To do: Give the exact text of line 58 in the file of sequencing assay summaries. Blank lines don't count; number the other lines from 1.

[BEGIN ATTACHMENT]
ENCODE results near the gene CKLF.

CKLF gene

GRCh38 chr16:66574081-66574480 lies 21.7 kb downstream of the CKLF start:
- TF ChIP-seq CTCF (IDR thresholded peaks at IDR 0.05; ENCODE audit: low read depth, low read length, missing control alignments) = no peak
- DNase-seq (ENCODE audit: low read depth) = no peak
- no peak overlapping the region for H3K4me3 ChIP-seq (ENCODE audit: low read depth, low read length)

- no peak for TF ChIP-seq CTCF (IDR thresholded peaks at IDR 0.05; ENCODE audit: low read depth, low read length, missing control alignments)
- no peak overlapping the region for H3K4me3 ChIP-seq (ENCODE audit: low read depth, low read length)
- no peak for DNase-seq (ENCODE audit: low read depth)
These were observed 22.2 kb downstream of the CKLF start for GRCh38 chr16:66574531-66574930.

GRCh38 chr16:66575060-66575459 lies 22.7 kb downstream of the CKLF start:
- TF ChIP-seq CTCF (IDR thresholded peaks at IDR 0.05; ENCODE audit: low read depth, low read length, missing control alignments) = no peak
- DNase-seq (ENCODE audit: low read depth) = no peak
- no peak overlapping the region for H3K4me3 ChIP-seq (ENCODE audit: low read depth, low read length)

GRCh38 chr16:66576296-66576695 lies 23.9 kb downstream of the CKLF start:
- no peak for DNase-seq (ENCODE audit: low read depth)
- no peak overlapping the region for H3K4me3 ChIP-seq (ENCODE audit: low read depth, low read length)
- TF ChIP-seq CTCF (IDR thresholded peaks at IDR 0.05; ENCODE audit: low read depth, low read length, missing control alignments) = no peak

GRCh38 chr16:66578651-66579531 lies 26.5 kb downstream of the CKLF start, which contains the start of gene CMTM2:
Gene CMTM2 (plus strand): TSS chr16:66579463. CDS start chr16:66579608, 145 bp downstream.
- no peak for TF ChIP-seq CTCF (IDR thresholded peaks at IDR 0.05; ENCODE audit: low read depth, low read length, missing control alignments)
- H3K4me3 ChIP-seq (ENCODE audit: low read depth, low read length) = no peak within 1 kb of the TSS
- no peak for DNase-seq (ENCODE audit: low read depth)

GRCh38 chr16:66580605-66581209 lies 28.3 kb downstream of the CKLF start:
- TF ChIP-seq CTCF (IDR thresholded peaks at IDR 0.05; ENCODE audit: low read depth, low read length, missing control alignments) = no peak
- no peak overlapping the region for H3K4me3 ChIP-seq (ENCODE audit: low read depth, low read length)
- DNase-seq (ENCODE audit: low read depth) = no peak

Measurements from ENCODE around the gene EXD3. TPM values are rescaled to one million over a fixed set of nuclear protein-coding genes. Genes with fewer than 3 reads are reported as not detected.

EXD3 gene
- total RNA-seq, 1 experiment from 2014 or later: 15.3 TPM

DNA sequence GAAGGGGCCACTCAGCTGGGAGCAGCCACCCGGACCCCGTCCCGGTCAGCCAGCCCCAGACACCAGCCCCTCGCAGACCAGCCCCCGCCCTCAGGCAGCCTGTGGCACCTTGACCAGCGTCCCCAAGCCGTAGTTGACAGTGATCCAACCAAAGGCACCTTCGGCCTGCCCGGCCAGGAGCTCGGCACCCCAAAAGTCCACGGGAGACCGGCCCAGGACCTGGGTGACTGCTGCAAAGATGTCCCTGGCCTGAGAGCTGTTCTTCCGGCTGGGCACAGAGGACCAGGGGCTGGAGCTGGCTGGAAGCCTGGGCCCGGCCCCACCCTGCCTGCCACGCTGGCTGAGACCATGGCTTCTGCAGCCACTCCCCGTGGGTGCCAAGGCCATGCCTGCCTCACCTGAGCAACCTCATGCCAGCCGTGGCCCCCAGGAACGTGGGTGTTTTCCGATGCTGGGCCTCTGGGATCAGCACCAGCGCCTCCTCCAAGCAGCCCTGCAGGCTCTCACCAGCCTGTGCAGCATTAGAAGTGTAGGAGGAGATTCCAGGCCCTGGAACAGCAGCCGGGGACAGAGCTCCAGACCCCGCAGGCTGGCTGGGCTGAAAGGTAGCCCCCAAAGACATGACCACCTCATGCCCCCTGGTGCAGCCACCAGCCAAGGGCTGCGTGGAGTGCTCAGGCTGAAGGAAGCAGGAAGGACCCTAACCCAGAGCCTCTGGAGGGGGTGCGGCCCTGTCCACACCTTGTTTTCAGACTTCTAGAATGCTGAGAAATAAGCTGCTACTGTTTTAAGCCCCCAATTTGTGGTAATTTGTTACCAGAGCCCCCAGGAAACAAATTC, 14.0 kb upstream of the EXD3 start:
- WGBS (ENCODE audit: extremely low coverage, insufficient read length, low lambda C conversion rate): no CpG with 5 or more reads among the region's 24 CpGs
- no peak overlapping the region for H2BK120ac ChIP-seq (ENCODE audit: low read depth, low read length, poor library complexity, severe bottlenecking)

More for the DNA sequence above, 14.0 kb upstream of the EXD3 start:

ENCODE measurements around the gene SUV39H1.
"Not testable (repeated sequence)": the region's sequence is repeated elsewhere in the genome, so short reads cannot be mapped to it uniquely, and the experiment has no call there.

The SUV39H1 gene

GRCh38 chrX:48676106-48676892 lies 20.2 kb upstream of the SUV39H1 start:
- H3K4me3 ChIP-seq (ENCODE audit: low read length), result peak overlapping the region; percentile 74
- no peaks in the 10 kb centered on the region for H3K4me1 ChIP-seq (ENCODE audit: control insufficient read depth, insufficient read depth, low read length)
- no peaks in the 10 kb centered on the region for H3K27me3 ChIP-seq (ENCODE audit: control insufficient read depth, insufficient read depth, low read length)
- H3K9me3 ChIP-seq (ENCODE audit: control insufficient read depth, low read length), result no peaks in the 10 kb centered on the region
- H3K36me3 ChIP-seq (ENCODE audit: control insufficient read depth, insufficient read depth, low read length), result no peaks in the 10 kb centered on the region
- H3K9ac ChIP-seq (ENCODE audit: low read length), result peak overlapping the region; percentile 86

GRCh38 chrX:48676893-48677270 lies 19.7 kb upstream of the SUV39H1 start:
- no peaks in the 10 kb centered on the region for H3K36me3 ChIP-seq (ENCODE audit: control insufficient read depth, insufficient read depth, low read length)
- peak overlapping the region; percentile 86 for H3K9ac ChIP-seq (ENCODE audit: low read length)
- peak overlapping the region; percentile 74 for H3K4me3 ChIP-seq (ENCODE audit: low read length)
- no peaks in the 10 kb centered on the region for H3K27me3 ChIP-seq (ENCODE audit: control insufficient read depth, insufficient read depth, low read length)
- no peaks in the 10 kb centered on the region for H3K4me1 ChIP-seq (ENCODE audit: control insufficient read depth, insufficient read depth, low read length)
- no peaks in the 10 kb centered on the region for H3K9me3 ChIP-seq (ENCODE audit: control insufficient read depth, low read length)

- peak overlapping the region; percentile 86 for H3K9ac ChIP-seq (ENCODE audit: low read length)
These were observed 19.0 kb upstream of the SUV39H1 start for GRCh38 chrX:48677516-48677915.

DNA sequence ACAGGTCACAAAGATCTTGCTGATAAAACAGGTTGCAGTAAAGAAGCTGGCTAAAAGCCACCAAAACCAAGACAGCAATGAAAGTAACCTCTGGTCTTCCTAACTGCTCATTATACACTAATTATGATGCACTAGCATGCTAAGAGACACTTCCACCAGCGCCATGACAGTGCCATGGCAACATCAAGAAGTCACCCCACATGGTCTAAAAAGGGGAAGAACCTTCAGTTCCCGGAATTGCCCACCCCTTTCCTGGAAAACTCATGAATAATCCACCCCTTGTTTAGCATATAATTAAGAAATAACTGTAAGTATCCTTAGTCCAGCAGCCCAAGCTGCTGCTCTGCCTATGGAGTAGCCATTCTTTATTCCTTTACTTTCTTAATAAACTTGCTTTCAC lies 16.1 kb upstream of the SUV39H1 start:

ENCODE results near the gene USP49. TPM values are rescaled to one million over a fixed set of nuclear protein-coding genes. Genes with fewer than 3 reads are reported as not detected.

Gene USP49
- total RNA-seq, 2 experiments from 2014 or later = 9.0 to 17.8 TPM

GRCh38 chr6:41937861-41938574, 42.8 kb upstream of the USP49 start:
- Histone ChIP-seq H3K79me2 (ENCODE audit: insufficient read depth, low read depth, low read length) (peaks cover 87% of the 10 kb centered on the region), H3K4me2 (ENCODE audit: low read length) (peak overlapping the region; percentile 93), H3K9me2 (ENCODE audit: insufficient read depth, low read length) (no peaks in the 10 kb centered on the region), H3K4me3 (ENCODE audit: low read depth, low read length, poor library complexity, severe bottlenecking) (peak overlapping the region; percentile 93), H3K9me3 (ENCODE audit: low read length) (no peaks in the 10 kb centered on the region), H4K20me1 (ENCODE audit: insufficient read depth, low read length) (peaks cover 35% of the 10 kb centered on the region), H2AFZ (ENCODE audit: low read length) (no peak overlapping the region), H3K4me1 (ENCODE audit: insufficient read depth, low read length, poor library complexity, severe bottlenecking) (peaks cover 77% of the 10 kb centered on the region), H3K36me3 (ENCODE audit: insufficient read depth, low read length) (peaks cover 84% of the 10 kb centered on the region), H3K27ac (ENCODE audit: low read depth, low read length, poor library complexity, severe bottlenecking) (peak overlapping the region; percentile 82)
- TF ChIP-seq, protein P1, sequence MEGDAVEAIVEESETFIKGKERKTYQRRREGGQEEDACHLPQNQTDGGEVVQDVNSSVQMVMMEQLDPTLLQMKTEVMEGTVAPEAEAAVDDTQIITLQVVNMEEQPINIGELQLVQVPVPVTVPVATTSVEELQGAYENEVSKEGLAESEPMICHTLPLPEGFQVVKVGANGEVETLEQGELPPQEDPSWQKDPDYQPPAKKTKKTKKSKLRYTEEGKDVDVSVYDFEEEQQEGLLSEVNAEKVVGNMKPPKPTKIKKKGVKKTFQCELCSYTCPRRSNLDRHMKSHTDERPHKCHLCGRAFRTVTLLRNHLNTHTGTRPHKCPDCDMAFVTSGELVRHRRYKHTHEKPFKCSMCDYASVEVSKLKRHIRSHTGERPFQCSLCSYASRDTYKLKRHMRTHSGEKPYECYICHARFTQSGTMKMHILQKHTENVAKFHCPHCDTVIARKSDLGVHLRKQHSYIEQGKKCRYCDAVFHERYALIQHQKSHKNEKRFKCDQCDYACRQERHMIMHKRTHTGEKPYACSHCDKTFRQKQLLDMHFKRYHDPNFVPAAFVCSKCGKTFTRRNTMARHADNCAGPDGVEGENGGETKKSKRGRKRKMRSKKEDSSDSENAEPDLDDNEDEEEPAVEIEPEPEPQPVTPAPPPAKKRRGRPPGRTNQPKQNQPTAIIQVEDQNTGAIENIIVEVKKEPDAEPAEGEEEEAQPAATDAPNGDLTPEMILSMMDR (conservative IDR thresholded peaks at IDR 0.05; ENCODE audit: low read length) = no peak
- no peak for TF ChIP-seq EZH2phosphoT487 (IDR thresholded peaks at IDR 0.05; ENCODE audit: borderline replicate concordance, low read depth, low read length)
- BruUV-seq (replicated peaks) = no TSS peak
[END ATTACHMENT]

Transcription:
GRCh38 chr6:41937861-41938574, 42.8 kb upstream of the USP49 start: